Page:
10 Tips to Help Your Child with Autism Sleep Better
Does your child take hours to settle down to sleep? Is your child frequently waking up at night? Are they waking everyone in the household up early in the morning?
Insomnia is a problem that many children with autism and their families face. Children with autism find tiredness a lot harder to cope with and it can lead to an escalation of challenging behaviours including hyperactivity, aggressiveness and tantrums. Even paediatricians do not fully understand the underlying causes of the sleep issues in people with autism, but a few simple adjustments to the sleep routine can make a big difference.
Here are our top 10 tips to help you and your child get the sleep you deserve.
1. Create a routine and follow through - every day! Your child will be calmer and more settled if they know what’s happening next. It’s a good idea to sit down with a child, talk through the routine and use pictures or stickers to represent each activity. The simpler, the better. It could be something like this: Bath, book, quiet time, bed. Then let the child choose the place to stick the chart so it is always available for them to check.
2. Ensure there are plenty of activities during the day. Many parents report that spending lots of time outside has a positive impact on their child's bedtime routine.
3. Make sure the room is dark and calm. All stimuli should be kept to a minimum.
4. Avoid using scratchy pyjamas or sheets.
5. If your child wets the bed at night, make sure you are well prepared for bed changes in the middle of the night and remain calm. This can be particularly challenging if your child refuses to wear a nappy. The most convenient and safest bed protection, in this case, would be PeapodMats which absorb the liquid quickly reducing the child’s discomfort. If your child has colour preferences, it’s worth stocking up on the same items. This will reduce the stress and irritation in the child. While it might not sound important right now, imagine having a favourite blanket and someone taking it away from you to replace it with a different one. You wouldn’t be happy, right? For a child with autism, those emotions are a lot more intense!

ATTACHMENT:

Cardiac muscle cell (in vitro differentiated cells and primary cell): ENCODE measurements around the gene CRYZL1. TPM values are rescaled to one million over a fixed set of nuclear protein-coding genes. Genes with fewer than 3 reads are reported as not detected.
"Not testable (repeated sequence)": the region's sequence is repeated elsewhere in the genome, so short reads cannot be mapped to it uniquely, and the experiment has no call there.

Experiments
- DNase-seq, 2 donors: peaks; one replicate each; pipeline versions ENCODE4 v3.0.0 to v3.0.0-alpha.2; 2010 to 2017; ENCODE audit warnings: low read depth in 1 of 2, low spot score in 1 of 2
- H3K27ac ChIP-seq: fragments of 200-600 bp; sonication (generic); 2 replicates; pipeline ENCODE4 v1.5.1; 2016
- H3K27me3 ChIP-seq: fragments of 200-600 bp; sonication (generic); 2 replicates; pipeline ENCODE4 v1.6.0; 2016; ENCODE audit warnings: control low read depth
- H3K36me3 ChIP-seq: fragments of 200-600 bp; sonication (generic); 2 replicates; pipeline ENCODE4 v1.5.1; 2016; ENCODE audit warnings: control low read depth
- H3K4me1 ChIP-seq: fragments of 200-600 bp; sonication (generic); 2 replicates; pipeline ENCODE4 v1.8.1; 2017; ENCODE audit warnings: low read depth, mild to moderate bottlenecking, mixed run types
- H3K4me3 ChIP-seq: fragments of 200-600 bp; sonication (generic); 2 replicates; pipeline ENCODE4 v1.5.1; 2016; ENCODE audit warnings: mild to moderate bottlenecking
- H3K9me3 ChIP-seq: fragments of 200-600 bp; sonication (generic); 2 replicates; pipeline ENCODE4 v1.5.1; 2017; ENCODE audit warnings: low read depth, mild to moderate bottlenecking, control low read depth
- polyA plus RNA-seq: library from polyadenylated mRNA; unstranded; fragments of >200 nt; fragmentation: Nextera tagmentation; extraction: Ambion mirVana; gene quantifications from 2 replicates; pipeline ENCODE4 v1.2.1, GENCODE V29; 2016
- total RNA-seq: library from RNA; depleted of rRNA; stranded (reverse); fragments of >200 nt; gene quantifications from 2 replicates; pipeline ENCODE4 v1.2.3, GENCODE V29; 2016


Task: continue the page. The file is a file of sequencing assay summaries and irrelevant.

6. Keep the house quiet. Try avoiding using the washing machine, dishwasher and other appliances. If it’s street noise or neighbours waking your child up, try using white noise during the night. People of all ages use white and pink noise to help them sleep. It ‘blocks’ the other background noises, helping your child to concentrate on falling asleep and if played all night through, it reduces the chances of waking up. There are reports of white noise helping people with autism settle during the day when surrounding noises become too much.
7. Avoid giving sugar before bedtime.
8. No screen-time before bed. It is recommended to limit this to at least an hour before bedtime.
9. Help your child to relax. You might already know what helps them to settle. It could be a bath, massage or quiet time.
10. If the child comes to your room, early in the morning, try hanging a picture of a sleeping star on the door so your child knows that it is still time to sleep.
Most importantly, try to get some sleep yourself. Looking after children is exhausting and challenging. If you are struggling, seek medical help to ensure there is no medical reason for your child’s sleeping problems.
We hope these tips help you and your child. Is there something else that helps your little one settle at night? Share your tips in the comments.
This content is not intended to be a substitute for professional medical advice, diagnosis, or treatment. It does not constitute medical or other professional advice. Always seek the advice of your doctor or other qualified health provider with any questions you may have regarding a medical condition.